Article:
High performance computing yet to take off

Hardware giants tout lower cost high performance computing (HPC) to tempt users. However, adoption remains limited outside of certain verticals in the Middle East .

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By  Maddy Reddy Published  January 6, 2004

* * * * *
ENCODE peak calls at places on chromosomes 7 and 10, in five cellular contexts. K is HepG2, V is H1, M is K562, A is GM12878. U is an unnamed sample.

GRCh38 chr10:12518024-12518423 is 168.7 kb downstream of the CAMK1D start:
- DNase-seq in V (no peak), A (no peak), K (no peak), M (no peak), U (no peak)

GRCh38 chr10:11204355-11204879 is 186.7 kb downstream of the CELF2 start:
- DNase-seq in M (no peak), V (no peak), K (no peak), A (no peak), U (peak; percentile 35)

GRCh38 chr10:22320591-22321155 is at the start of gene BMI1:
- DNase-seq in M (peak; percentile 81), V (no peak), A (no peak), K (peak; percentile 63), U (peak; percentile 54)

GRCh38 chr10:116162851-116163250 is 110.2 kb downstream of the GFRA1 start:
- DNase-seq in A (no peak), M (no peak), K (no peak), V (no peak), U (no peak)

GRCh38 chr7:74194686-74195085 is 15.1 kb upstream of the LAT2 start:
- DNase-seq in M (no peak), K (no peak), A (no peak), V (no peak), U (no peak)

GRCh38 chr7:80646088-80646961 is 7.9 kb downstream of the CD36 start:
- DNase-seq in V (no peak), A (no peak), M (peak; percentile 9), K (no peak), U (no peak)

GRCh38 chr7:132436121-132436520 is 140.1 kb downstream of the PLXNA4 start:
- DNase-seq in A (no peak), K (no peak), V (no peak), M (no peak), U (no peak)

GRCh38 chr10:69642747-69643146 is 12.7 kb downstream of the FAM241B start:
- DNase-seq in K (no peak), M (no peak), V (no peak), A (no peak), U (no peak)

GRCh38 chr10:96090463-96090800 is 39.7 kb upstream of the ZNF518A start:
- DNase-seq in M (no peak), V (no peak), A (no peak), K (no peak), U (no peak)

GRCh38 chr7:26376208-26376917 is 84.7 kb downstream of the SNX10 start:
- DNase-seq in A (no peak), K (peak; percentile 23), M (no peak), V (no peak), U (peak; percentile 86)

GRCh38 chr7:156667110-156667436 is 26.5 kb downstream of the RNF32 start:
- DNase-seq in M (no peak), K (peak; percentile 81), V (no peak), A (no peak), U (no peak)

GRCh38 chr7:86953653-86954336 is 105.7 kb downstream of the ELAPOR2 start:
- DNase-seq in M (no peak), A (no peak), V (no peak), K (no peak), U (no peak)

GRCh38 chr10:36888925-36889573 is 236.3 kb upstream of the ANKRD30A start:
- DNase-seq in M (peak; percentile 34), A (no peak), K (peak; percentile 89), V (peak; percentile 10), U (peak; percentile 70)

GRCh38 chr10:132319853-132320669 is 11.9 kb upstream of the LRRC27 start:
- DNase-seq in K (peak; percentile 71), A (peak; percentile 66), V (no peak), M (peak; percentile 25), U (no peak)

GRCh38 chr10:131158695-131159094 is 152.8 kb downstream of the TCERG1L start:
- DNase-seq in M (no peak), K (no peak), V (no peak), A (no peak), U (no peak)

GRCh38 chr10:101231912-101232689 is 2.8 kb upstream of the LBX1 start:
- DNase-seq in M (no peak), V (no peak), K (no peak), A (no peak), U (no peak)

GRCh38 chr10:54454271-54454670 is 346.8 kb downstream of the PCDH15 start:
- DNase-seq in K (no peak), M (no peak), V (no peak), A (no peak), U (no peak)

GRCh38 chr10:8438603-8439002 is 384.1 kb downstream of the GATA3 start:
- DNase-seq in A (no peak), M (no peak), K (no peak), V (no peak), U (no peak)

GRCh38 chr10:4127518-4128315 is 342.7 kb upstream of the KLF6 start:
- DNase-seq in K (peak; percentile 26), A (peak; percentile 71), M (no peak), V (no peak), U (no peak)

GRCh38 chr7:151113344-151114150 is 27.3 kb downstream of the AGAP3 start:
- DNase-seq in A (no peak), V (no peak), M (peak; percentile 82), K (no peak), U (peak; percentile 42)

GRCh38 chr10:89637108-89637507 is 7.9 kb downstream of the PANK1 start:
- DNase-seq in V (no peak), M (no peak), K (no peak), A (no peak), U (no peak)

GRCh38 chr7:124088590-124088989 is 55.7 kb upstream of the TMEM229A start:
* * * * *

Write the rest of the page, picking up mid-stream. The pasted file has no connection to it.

|~|sgi.gif|~|“Most vendors are marketing high performance computing... while what they are offering is commercial computing,” says SGI’s Gilbert Soufan.|~|Kuwait Oil Company (KOC) is developing a high performance computing (HPC) 3D Visual Reality Centre with Schlumberger Information Solutions (SIS) to facilitate the processing of seismic data from its oil fields. When live, the centre will crunch masses of data, ensuring KOC’s drilling activities are more accurate and, therefore, more profitable. According to SIS, oil fields like those operated by Kuwait Oil can each generate anywhere between 10,000 and 10 trillion distinct measurements per day. Over a 20-year lifespan, this can add up to 15,000 billion pieces of data. Such volumes require huge amounts of processing power and storage. It is this need that vendors such as SGI, Sun, IBM and Dell are targeting with their high end servers and Linux clusters. Sun, for instance, recently unveiled a line of servers and workstations based on AMD’s Opteron platform. The servers also feature the vendor’s Sun Fire visual grid and are aimed at the scientific research, energy and manufacturing verticals. “We are launching one of the most compelling technical computing and visualisation offerings in the market today, with better price-performance, greater processing power and grid solutions across our product lines,” says Neil Knox, executive vice president for volume systems at Sun Microsystems. Elsewhere in the region, Intel continues to push its Itanium offering and Linux into the energy sector, especially from its Energy Competency Centre in Abu Dhabi, which it opened in September 2002 with the Centre of Excellence for Applied Research and Training (CERT). “A hybrid form of HPC is dominating the Middle East energy sector with more customers migrating to Itanium-based Linux clusters,” says Ferhad Patel, strategic relations manager, Middle East & North Africa, Intel. While the expensive and proprietary HPC systems of Sun, IBM and HP have largely dominated the verticals in the region in the past, this appears to be changing and Intel’s Itanium-plus-Linux pitch seems to be gaining ground. The chip manufacturer’s Advanced Computing Programme (ACP), which is focused on creating HPC systems with off-the-shelf components, also helps. So far, 30% of the top 500 supercomputers worldwide run on the Intel platform. However, while Intel is gaining ground on the more expensive RISC-based HPC solutions, the development of a low cost alternative means the line between high end servers, clusters and supercomputers is growing ever more fuzzy. “Most vendors are marketing HPC, super computers and clusters based on company branding, while what they are actually offering is commercial computing,” says Gilbert Soufan, territory manager, SGI Middle East. “Only if a vendor’s offering falls in the domain of technical or scientific computing, with HPC-specific application performance and massive parallel processing scalability features, can you call it a true HPC solution,” he explains. Despite its efforts to ensure end users understand the definitions surrounding HPC, SGI is itself muddying the waters as it too offers Intel processors and operating systems like Linux alongside its proprietary HPC systems. “Most manufacturers introducing Linux and Itanium machines are offering up to 8-way machines and then connecting them using a switch to build a cluster,” says Soufan. “What we did with Linux was scale it to 64-processors running one single image of Linux,” he explains. While more affordable HPC offerings suggest local uptake is set to grow, the region suffers from a HPC glass ceiling. With minimal R&D done in the region and limited adoption, barring the oil & gas vertical, there are few markets that vendors of the technology can target. Also, local demand still borders on a few gigaflops while countries like the US and Japan are working in terms of teraflops and petaflops. The only supercomputers from the Middle East to rank in the Top 500 list of HPCs are those from Saudi Aramco, which come in at 212. However, Intel’s Patel is optimistic about HPC adoption in the Middle East. “Back in the 1980’s it would cost a few million dollars for a few gigaflops, but now you can buy the same power for around US$3000. This will drive more organisations to use HPC,” he says. ||**||

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